I was lucky enough to catch the end of what McKay called the Golden Age. I say that not so much to brag, but out of amazement that I saw some of it before it disappeared. The interviewees in the documentary all named some of the performances they saw that stayed with them or influenced their own later work. Almost all of them named Laurette Taylor’s 1945 turn as Amanda Wingfield in Glass Menagerie, then they went on to list other seminal performances: Ethel Waters in Mamba's Daughters (1939); Marlon Brando in Truckline Café (1946), Candida (1946), and Streetcar (1947); Julie Harris in The Member of the Wedding (1950); Kim Stanley in Bus Stop (1955) and A Far Country (1961); Geraldine Page in Sweet Bird (1959); and James Earl Jones in The Great White Hope (1968). Most of those were well before my time (except GWH), but I had a list of my own: the best individual performances I’d seen. Jones’s Jack Jefferson was on it; so was Zero Mostel in A Funny Thing Happened on the Way to the Forum (which I saw at the National where it premièred in 1962), Gwen Verdon in Sweet Charity (1966), Stacy Keach in Indians (which I saw at Arena in D.C. where it began in 1969), Alec McCowen in Hadrian VII (1969), Ben Vereen in Pippin (1972), Virginia Capers in Raisin (1973), Jim Dale in Scapino! (1974), Henry Fonda in Clarence Darrow (1974), Anthony Hopkins in Equus (1974), Donald Sinden in London Assurance (1974), Meryl Streep in A Memory of Two Mondays/27 Wagons Full of Cotton (1976), Cronyn and Tandy together in The Gin Game (1977), and Pat Carroll in Gertrude Stein Gertrude Stein Gertrude Stein (1979). (I don’t keep the list anymore—it was only in my head anyway—but I’ve seen two or three recent performances that I’d add if I did.) In The Golden Age, when Tony Roberts, I believe, described the time he saw James Earl Jones in GWH, he was describing my own experience at that show. (I also saw GWH at the Arena, where it originated, before it transferred to Broadway’s Alvin Theatre—now the Neil Simon.) I was flabbergasted.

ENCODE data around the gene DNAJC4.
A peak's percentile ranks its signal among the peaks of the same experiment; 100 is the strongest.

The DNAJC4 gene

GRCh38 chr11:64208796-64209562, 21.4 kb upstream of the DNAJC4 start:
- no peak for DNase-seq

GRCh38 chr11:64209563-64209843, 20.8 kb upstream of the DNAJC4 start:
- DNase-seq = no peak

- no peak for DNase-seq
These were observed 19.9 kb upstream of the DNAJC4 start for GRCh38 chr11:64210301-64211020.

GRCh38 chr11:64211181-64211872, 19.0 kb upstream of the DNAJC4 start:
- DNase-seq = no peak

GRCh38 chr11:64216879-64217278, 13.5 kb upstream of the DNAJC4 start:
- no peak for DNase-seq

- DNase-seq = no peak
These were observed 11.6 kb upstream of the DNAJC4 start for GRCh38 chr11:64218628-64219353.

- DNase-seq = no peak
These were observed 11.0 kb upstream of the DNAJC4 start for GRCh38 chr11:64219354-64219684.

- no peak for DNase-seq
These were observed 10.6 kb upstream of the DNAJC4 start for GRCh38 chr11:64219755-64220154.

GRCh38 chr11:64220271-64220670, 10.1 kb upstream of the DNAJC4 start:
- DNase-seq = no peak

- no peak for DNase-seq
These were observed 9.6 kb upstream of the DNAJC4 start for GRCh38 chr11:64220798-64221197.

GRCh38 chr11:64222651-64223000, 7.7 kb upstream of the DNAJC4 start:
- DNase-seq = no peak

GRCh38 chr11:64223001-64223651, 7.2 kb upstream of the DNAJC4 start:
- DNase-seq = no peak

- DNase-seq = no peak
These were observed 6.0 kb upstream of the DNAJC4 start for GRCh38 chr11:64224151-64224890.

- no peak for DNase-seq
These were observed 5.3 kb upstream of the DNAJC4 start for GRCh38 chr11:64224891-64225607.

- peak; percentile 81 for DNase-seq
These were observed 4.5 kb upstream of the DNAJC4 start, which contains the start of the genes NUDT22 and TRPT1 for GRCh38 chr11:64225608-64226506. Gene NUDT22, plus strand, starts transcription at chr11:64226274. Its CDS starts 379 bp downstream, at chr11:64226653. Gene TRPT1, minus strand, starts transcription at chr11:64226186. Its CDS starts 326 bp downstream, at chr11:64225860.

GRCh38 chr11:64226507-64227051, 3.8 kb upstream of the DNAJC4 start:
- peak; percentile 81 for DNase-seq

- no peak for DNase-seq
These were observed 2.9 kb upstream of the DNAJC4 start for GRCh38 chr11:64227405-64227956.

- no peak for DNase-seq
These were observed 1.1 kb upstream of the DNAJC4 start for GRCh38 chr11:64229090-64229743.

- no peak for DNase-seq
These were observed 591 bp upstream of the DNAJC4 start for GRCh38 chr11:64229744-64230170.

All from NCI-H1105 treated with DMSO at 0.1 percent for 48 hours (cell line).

I also had favorite actors whose stage work I just liked a lot, even if they didn’t fit on my List of Greats. I first saw Jerry Orbach in Carnival! (1961) with Anna Maria Alberghetti and he became a special favorite of mine. (Later, when I trained to become an actor, I often used the songs he sang in his shows in my voice classes.) Also in that cast was another favorite of mine: Kaye Ballard, who sang the maddest love song on any Broadway stage: “Always Always You.” Her character was a magician’s assistant and she sang of her devotion to him while in a box into which Marco the Magnificent was thrusting swords! An image like that tends to stick with you. Other favorites included Kay Medford, Stubby Kaye, and Howard da Silva—I tended to go for the character actors, it seems. They all had personalities that shone through in all their appearances and there are lines I can still hear them saying, like Kay Medford: “Don’t worry about the coat. Three mink stoles you’ll have when the train pulls out.” (That’s from 1960’s Bye Bye Birdie in which she played Albert Peterson’s mother, Mae. She was lying across railroad tracks at the time.)